Phil Zachary, who takes over as vice president and market manager at Entercom Boston on Oct. 21, hasn’t worked in this market since late 1979. That’s when he departed his role of operations manager at WITS 1510 — then the flagship for Red Sox and Bruins broadcasts — for a job in Cincinnati.
“I realized along the way that this is a business of ‘C’ students when someone tabbed me to be a general manager,’’ said the 59-year-old Zachary jokingly during a phone interview Wednesday, which took place a couple of hours after his first meeting with Entercom Boston employees, including those from sports radio station WEEI (93.7).
During his 41-year career, Zachary has worked in Cincinnati, Washington, New Orleans, and Raleigh, N.C.
Now, he’s back to where he began, and his Boston bona fides are legitimate. A Connecticut native and graduate of Holy Cross, Zachary’s first radio gig was an internship at WAAF when it was based in Worcester. All these years later, WAAF is one of the four Boston-based Entercom stations under his umbrella.
Zachary became the operations manager at WITS at age 24, when “Emperor” Bob Hudson brought the laughs in the morning and “Clif and Claf” — sportswriters Larry Claflin and Clif Keane — spent the afternoons flame-broiling the likes of Don Zimmer.
He also worked with Glenn Ordway, who became one of the most prominent personalities in Boston sports radio and whose departure from WEEI last year figured significantly in the chaos that occurred during Zachary predecessor Jeff Brown’s 28 controversial months in charge
“Oh, yeah, Glenn Ordway was there [at WITS] when I was,’’ Zachary said. “Glenn was a good supporter of mine. I always had a good relationship with Glenn.”
Zachary acknowledged he’s still piecing together all that has happened with WEEI in recent years, from personnel changes to its consistent finishes behind 98.5 The Sports Hub in key ratings demos.
“I’ve got a sense that there have been some miscues, some things that could have gone better and haven’t,’’ Zachary said.
“I think just missed opportunities. Things that could have been done a different way, whether it was coming or going,’’ he said. “Sometimes when you get into a battle . . . cooler heads don’t prevail. Things take place that maybe in hindsight could have been done different.”
Might he reconsider some of Brown’s changes?
“I’m not one to go backwards, but you do have to look at the station and ask, ‘What did they do to be successful?’ I would think that some of that recipe is still valid today,’’ Zachary said. “Now, we don’t operate in a vacuum. The competitive arena has changed. But you don’t throw out the whole playbook. You make modifications to the system based on the current conditions.
“ We want to create an atmosphere where guys can come in and walk into an on-air tavern of lively discussion, most of which will revolve around what’s happening with local teams. But there will be other things that come up in conversation, like what happens when you’re down at the pub with your buddies, that may be in a parallel universe [and not necessarily sports-related]. So it’s OK, from time to time, to talk about things other than sports, but the reason they’re at WEEI is because it is unapologetically a sports bar.”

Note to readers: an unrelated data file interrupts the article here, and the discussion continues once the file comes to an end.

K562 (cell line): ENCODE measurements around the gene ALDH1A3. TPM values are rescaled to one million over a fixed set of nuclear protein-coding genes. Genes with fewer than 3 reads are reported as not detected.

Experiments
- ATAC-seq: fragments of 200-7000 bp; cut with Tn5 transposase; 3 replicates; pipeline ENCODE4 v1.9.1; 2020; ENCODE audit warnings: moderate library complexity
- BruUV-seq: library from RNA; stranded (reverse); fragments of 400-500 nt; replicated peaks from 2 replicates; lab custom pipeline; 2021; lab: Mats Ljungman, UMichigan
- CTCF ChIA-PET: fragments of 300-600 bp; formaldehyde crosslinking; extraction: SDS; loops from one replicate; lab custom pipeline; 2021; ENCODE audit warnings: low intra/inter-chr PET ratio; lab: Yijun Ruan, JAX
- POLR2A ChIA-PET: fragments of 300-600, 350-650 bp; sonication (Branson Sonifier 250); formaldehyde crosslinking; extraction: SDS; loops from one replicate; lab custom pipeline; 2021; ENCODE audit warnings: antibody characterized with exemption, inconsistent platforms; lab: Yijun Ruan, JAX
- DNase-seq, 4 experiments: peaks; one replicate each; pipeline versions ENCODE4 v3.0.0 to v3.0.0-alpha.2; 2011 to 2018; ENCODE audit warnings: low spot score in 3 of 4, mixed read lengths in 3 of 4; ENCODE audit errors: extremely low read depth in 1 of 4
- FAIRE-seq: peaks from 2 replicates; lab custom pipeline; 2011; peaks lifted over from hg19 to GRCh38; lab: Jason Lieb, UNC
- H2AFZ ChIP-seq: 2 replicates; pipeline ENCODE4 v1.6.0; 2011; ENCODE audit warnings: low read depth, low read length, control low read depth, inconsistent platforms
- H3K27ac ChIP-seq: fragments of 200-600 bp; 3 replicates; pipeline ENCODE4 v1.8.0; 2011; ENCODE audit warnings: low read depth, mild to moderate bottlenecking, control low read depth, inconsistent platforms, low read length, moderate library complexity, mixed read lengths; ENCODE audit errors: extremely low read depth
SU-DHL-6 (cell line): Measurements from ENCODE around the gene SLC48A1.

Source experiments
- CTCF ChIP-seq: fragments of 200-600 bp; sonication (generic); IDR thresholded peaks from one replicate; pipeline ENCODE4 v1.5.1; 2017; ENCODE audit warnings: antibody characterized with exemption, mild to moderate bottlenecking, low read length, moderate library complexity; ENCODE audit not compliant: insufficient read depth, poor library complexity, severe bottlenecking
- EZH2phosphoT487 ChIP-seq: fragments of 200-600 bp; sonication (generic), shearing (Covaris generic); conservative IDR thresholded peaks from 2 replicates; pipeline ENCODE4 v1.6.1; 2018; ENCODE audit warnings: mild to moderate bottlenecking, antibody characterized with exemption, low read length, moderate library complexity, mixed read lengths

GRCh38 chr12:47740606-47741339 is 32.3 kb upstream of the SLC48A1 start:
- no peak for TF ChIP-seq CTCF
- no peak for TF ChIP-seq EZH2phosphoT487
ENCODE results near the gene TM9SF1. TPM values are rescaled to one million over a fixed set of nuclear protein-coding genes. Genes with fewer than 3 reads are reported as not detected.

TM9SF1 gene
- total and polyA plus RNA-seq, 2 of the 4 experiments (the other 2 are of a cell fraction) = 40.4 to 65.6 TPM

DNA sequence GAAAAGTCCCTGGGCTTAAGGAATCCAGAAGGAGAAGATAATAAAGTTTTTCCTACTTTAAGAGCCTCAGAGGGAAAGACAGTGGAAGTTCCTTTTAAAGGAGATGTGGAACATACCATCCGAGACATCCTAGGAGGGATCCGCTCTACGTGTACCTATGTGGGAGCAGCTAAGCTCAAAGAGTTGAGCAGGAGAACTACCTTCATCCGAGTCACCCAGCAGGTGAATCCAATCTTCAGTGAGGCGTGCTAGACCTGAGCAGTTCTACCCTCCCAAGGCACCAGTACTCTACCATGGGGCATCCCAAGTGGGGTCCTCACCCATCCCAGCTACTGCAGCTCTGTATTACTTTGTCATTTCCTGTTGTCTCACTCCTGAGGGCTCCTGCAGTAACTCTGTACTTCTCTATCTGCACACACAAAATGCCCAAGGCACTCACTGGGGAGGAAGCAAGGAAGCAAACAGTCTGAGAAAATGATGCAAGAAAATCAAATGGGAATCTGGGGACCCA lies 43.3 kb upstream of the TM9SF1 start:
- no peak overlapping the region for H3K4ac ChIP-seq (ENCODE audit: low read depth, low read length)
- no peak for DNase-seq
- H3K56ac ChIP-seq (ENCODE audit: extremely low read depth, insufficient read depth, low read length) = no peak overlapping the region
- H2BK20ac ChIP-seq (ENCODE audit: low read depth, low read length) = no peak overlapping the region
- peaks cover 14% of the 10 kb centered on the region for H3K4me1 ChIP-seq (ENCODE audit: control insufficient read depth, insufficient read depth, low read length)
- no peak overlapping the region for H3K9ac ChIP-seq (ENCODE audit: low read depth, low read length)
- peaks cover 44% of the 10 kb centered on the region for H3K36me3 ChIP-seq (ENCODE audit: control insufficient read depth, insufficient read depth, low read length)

Ainge adds new color
What I like about Comcast SportsNet New England’s revamped Celtics programming this year: The idea of president of basketball operations Danny Ainge doing a handful of road games as a color commentator. He’ll join Mike Gorman and former Celtic Chris Herren, who will appear only when Ainge is on. Tommy Heinsohn will be the analyst on home games, his 33d year paired with Gorman.
But when the Celtics are on the road, Heinsohn, 79, will serve as a studio analyst, opening the door for Ainge and Herren to fill in.
Ainge is unflinchingly candid about his team for a person in his position, and he was a terrific analyst for TNT from 2001-03.
As far as research has revealed, there’s no recent precedent for a prominent executive calling his team’s games. But it is not unprecedented in Celtics lore. Old-timers will recall Red Auerbach spending more time barking at referees than offering cogent analysis when he provided color on WKBG’s broadcasts from 1967-71.
What I don’t like: The departure of Greg Dickerson. The Celtics’ sideline reporter since 2005 and a part of their broadcast since 2002, he was easygoing, respected, and had genuine institutional knowledge of the team.
There is frustration among the rank-and-file at CSNNE that Dickerson, who has battled neurological health issues in recent years, deserved better.
TBS on overload
TBS’s revamped postseason baseball studio programming is promising, but it could stand to be streamlined to a more manageable number of contributors. Anchor Keith Olbermann, analyst Pedro Martinez, and info guy Tom Verducci would be an ideal trio. Problem is, TBS is cramming five personalities onto the set, which leaves little literal or figurative room for anyone to stand out. Dirk Hayhurst, a Blue Jays broadcaster and author of two terrific memoirs, is fine, but he has been in the inexplicable position of discussing pitching while the far more accomplished Martinez remains silent. Solution: Move Hayhurst to a booth role, eliminate the “active player” position (sorry, Mark DeRosa), and watch Olbermann, Martinez, and Verducci thrive.